Your TSP in The Time of Covid

Have you been watching the balance in your Thrift Savings Plan (TSP) fluctuate with the ups and downs of the stock market? During this pandemic-induced economic crisis, you may feel nervous about your investments and wonder if you should take some type of action. 

Think Long Term | The TSP is a long-term savings program meant for saving for retirement. The TSP is like a private-sector 401(k) retirement plan savings account. Make sure you are contributing as much as possible and sticking with your long-term plan. Try not to be swayed by someone urging you to take money now to invest outside of the TSP. If you are in the Defense Department’s Blended Retirement System (BRS), contribute to take full advantage of the 5 percent matching contribution from the military. Not taking advantage of that benefit is leaving money on the table.

The Financial Industry Regulatory Authority (FINRA) does not give advice on what changes you should make in your retirement investment mix, but puts more importance on sticking with a long term plan. A lot of people think that if the stock market is falling, that they should sell. That is the worst time to sell because you are locking in your losses. Conversely, if the market is going up some people want to buy more. Again, not a great plan because you are buying stocks at their most expensive prices. 

If you are interested in investing in stocks with your TSP as part of your long-term strategy, there are a number of options for you. The C Fund invests in the largest U.S. companies, the S Fund invests in small to medium sized companies, and the I Fund invests in foreign companies. 

Consider having some percentage of your retirement savings in a traditionally less risky investment area, like bond funds. The G Fund is invested in U.S. Government securities. Many of your peers invest in the L Funds, which are paired to your targeted retirement date. The L Funds automatically re-balance their investments quarterly to stay diversified for risk reduction.

Here’s How The TSP Works | After you have served for 60 days, a TSP account is created for you and 3% deductions are automatically taken from your pay to go to your TSP account. You change the amount of the deduction but by law, you are re-enrolled annually at 3%. The Department of Defense contributes 1% automatically, and will contribute up to 4 additional percent each year to match your contributions. So, if you contribute 5%, the DoD contribution brings it up to 10%. The money you contribute is always yours, and the DoD contributions are yours after you serve two years.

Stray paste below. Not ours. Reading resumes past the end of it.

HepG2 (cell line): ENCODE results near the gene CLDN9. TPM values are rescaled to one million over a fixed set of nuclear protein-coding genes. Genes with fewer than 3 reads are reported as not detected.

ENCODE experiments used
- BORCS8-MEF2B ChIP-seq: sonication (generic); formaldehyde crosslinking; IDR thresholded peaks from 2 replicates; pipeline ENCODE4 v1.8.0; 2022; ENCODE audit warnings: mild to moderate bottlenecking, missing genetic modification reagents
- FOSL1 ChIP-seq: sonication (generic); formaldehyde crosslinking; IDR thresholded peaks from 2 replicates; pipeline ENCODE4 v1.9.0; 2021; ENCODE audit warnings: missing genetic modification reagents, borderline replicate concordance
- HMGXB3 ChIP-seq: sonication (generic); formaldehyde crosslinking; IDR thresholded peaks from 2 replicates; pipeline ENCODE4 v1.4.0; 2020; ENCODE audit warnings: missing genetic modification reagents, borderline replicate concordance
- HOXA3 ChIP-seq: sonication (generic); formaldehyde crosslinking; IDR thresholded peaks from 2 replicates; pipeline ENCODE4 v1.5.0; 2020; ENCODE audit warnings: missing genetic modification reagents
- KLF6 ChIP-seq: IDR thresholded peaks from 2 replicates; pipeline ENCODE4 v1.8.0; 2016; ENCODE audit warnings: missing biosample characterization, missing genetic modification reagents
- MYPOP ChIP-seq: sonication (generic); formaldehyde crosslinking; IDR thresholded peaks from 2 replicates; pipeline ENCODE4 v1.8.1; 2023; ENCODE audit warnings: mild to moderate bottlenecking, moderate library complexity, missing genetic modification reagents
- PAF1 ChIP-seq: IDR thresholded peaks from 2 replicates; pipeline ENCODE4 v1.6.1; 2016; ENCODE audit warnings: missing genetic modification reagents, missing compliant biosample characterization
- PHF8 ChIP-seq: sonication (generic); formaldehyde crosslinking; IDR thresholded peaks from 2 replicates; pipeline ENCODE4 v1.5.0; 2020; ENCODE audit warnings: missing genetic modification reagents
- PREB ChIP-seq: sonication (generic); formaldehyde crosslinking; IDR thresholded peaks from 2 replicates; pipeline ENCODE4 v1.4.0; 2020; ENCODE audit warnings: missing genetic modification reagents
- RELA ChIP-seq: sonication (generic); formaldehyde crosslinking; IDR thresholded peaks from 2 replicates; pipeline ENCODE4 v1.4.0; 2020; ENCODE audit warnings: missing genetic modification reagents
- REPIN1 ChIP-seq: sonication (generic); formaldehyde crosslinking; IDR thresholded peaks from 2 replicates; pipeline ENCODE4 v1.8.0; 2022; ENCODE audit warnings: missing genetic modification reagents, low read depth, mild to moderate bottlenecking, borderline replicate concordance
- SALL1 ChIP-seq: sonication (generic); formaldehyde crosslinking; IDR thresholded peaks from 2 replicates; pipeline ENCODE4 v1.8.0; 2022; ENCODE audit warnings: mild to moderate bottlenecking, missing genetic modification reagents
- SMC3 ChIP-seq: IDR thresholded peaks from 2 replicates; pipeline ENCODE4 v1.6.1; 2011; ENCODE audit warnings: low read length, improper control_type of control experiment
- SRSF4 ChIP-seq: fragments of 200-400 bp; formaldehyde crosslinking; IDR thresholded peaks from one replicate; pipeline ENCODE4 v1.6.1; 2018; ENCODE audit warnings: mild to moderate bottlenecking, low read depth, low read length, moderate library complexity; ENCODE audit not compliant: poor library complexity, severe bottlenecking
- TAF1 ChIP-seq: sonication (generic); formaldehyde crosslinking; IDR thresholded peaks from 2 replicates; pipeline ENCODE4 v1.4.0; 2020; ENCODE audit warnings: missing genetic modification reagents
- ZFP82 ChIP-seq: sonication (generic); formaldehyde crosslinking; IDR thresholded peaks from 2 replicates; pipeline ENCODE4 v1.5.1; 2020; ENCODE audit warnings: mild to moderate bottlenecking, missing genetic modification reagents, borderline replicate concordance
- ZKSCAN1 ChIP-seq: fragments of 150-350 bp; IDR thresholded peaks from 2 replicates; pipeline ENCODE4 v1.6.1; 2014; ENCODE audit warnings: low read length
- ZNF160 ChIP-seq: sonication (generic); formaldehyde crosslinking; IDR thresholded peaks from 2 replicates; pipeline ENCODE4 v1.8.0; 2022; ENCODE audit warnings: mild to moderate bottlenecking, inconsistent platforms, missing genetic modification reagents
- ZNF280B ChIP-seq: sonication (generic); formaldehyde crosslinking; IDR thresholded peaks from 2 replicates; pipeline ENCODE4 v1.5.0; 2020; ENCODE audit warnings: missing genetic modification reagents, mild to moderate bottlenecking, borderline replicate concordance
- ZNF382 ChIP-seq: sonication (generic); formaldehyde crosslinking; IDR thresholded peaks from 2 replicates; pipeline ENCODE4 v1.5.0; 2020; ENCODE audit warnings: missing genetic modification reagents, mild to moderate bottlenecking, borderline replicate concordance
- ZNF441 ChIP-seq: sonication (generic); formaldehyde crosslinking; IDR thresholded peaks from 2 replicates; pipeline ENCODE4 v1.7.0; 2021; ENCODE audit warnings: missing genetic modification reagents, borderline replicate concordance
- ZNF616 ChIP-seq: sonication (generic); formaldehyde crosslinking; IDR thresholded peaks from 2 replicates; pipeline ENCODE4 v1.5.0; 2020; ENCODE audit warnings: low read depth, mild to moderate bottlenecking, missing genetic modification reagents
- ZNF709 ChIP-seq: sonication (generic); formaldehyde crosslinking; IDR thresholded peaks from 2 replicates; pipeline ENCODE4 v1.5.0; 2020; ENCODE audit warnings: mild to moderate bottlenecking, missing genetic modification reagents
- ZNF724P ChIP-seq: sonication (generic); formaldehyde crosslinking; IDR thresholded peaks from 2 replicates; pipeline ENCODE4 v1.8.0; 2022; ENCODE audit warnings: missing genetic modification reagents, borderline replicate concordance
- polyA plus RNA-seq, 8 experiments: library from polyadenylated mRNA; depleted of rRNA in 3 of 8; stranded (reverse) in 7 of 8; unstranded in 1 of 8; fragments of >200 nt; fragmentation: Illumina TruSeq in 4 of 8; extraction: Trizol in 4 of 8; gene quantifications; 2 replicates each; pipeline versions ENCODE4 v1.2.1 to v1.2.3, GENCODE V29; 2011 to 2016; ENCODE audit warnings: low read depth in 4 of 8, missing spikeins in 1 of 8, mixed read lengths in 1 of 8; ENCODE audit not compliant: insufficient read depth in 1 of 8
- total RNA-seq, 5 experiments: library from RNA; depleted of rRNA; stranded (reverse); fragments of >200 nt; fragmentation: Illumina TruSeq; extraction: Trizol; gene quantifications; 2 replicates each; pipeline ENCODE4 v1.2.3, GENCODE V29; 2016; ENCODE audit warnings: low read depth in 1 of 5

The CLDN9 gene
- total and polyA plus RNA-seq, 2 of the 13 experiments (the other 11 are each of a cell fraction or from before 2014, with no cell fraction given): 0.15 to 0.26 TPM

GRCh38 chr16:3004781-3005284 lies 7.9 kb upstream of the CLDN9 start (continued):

Your financial plan should always include an emergency fund for such things as repair bills, reduction in family income due to spouse’s job loss etc. 

Do Your Homework | Many service members believe that investing in an Individual Retirement Account (IRA) is better than investing in the TSP. Remember that the TSP provides a match, and low cost, diversified selections. Additional advantages include the ability to make contributions from tax-exempt pay, basic pay, incentive pay, special pay, and bonus pay.

You do have the ability to take out a loan from the TSP if you encounter a financial emergency. As a result of COVID-related economic struggles, Congress put provisions in the CARES Act to allow people to take out money from a retirement plan for a COVID-related issue with fewer penalties for early withdrawals and longer repayment periods. Be aware that some bad actors are using these CARES Act benefits to promote high-risk, high-fee investments.

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